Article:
Bring Your Best

Hey youse guys. Lots of stuff going on in my world but I must wait to announce some things. Rest assured that this blog is going to get a lot more interesting soon.

Until then, I can tell you that part of my job is to take MEETINGS. Lots and lots of meetings! Meetings where people tell me that they are “interested” in working with me. Meetings where studio execs just want to “reach out” and “catch up” and “connect” with what I’m up to. I take at least 50 meetings a year, I’d say. Sadly, very few of these meetings are the kind where someone says “We’ll buy it!” or “You’re hired!” and immediately write a check.

What everyone in Hollywood wants is your “next big thing.” They want “the best thing you have.” Or at least that’s what they say. But that’s not true. In my experience — and I’m trying not to be cynical here — what Hollywood really wants is the safest, easiest, cheapest pile of ingredients that will yield the most money. If those ingredients include me or my idea, it’s a win-win. I wish I could tell my younger self from ten years ago that nobody is waiting for my brand new, never heard-of original idea. Not all by itself. They need some “KNOWNS” to prop it up. If that means a big actor who’s interested or a comic book that’s selling or a toy line that the studio already owns, then my idea on top of that might just get the exec to nod their head “yes.”

This is all on my mind because in meeting #456 a few weeks ago, I meant with a very active animation company backed by very successful producers. They liked “Hoodwinked” and “Krogzilla” and some other scripts I’ve written and wanted to know “what I was up to next.” They are looking for movies to make. They pay for scripts. Great! I pitched a few of my ideas to them — two that I am most passionate about. Two ideas that I think would make more than just great movies — they could launch franchises. But here’s where that pesky problem of “not enough easy ingredients” comes in. They were original ideas, not based on pre-existing product. Even worse, they were about worlds that had already been explored in animation recently (i.e., no one wants to hear your caveman movie right now. No one.). I ended the meeting with my favorite topic: I asked the producers what THEY are looking for. What haven’t they seen? What genre are they hoping to work in? Maybe I can actually hit a target they have or fill a need if I KNOW WHAT IT IS. That’s when creative people are most successful in this town.

The producer running this particular company simply said, “Bring us your best. We want the best thing you’re most excited about.”

Lots of execs say this. “Bring us your best.” I’d like to tell you all that this is B—S—.

“My best?” First of all, I just pitched the guy “my best,” or at least my definition of my best. It was the thing I was most excited about. But that didn’t matter. There were not enough known, safe, easy ingredients involved. Secondly, a producer’s definition of “my best” is really what THEY like, not what I like. So in my egotistical creative mind, I have now decided that ANYTHING I do will be “my best.” Why not? Anything that I am allowed to create and get paid for is going to be the BEST version of it I can make. I will never give anything less than all of my effort to make THAT particular thing if it has the good fortune to get made. So that’s the good news. It’s ALL “my best.” Because if I worry about my precious, beloved idea getting the thumbs-up from a studio exec, I’m rarely going to get it, and I will feel defeated most of the time.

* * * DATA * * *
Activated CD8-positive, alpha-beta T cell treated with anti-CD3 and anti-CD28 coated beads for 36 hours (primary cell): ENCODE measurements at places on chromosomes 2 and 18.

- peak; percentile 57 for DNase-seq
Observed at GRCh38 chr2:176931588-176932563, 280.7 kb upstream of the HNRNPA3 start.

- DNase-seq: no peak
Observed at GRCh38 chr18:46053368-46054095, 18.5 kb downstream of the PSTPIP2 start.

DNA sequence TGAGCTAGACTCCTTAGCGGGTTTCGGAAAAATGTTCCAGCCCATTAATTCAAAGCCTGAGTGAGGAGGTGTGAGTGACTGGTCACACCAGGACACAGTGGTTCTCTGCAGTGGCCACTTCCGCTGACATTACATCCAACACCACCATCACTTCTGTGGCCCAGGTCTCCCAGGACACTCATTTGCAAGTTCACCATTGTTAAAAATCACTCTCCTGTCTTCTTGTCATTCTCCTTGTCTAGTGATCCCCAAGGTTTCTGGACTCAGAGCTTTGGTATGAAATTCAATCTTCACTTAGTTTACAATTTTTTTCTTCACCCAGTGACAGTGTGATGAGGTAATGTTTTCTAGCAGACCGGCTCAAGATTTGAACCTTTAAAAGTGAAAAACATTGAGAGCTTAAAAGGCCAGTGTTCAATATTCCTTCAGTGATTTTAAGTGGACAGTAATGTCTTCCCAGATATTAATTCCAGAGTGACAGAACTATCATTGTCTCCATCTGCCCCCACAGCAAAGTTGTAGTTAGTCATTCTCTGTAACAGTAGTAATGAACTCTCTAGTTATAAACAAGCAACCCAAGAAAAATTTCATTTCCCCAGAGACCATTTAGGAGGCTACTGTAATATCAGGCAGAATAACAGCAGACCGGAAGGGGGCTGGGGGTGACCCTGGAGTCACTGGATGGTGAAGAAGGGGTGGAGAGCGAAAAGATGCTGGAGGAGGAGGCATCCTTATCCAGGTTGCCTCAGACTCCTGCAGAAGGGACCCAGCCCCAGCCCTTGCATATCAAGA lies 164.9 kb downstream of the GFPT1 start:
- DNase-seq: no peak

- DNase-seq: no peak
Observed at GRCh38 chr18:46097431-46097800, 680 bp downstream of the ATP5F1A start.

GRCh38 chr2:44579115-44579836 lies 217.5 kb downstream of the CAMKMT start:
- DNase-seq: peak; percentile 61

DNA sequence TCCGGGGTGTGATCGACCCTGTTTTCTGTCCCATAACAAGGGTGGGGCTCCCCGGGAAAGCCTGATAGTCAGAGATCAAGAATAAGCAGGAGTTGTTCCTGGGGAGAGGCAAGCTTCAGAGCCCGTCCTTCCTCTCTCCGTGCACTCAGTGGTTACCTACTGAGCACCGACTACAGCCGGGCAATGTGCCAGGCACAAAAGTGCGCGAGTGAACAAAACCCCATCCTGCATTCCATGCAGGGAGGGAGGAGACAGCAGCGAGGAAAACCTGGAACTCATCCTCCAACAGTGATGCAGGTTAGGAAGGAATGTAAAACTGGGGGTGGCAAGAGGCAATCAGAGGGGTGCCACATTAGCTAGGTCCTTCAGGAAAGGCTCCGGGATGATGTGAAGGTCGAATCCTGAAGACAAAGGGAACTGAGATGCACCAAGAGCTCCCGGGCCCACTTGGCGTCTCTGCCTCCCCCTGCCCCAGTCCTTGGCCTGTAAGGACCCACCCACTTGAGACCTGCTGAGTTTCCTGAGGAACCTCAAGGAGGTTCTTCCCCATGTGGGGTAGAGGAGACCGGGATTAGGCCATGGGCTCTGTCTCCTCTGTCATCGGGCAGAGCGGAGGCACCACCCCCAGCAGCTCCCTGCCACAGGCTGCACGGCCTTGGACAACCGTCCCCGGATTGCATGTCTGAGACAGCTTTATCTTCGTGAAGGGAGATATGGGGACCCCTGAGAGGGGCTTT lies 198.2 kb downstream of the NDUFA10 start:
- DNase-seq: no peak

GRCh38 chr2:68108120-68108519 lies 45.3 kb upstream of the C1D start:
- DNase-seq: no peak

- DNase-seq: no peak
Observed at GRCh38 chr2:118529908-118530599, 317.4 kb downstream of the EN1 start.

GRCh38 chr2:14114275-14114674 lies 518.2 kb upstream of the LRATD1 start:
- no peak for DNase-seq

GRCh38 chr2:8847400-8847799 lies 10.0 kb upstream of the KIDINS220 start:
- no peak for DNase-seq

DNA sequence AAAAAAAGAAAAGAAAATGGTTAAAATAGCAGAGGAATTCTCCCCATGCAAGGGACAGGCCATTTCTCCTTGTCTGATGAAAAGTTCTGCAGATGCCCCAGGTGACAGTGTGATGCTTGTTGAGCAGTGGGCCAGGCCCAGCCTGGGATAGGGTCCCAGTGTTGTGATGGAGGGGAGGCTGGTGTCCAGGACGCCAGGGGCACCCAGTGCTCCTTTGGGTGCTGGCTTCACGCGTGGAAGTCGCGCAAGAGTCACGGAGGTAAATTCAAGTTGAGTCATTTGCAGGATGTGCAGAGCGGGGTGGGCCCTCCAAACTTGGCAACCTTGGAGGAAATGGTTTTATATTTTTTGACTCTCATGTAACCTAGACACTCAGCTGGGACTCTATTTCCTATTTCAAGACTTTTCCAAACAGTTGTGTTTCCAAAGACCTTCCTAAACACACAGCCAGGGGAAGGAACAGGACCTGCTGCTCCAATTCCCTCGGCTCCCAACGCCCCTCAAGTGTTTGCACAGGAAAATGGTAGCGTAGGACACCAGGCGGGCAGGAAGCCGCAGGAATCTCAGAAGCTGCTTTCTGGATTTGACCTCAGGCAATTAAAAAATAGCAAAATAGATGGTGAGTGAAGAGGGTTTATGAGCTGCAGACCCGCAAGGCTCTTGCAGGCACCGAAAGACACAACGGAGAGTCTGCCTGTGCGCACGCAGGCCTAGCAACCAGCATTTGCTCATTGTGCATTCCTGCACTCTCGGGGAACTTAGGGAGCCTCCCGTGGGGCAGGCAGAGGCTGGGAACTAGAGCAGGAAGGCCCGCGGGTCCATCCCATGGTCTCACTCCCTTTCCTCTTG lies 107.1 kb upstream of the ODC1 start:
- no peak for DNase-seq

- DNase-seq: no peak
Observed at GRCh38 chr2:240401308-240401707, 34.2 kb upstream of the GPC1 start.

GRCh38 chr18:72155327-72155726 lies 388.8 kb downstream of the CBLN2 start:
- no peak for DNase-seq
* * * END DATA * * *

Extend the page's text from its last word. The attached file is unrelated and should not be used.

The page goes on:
It’s all good. It’s all my best. You’ve optioned a toy that has no story? I’ll give you my best version of that story. You bought a script that has a terrible third act? I’ll make it into my best version of that script. You’ve always been obsessed with some public domain legend?  I’ll give you my best take on that legend. For too long, I’ve made the mistake of hoping Hollywood would just see how wonderful my new ideas were. For most of this town, NEW IDEAS ARE SCARY. These days, my goal is to take their half-ideas and vague interests and upgrade them into something better. I’m handing them back their own thing that they were already interested in. That’s not being cynical or selling out, it’s just figuring out how to make this big dumb machine work for me.

And in time, with enough successes, perhaps the big dumb machine will even see ME as a golden ingredient… and actually listen to one of those fresh, untested ideas. So when someone tells you to “bring your best,” just nod your head and say “okay”… but inside your head, know that anything and everything you do is going to be your best. Even if it has to start as a board game or an 80’s TV show.


4 Responses to “Bring Your Best”

  • Brad Says:

    The exact reasons you spelled out in your post are many of the reasons I chose not to look for a job in the VFX industry (aside from the terrible state that is currently has found itself in). The entertainment industry at the moment seems to be saturated with plenty of creative ideas, but no investors that want to take a risk on them. It makes me wonder if Inception would have been made without Mr. Nolan’s previous Batman films being such a success.

    (As a side note, this past week I was listening to the soundtrack for Hoodwinked while I was at work. Still one of my favorites.)

    • cory Says:

      No, Chris Nolan would never, ever, ever, ever have gotten to make “Inception” without his Batman successes. That’s a definite exchange that happens in the industry (see also: Soderberg. For every “Ocean’s Eleven” he makes, he gets to make a “Good German”).

  • Chris Cadieux Says:

    Corey, your advice applies to so much in life. It is a mature point of view that few of we creative types walk out daily. I hope that you encouraged yourself because you encouraged me. Thank you.

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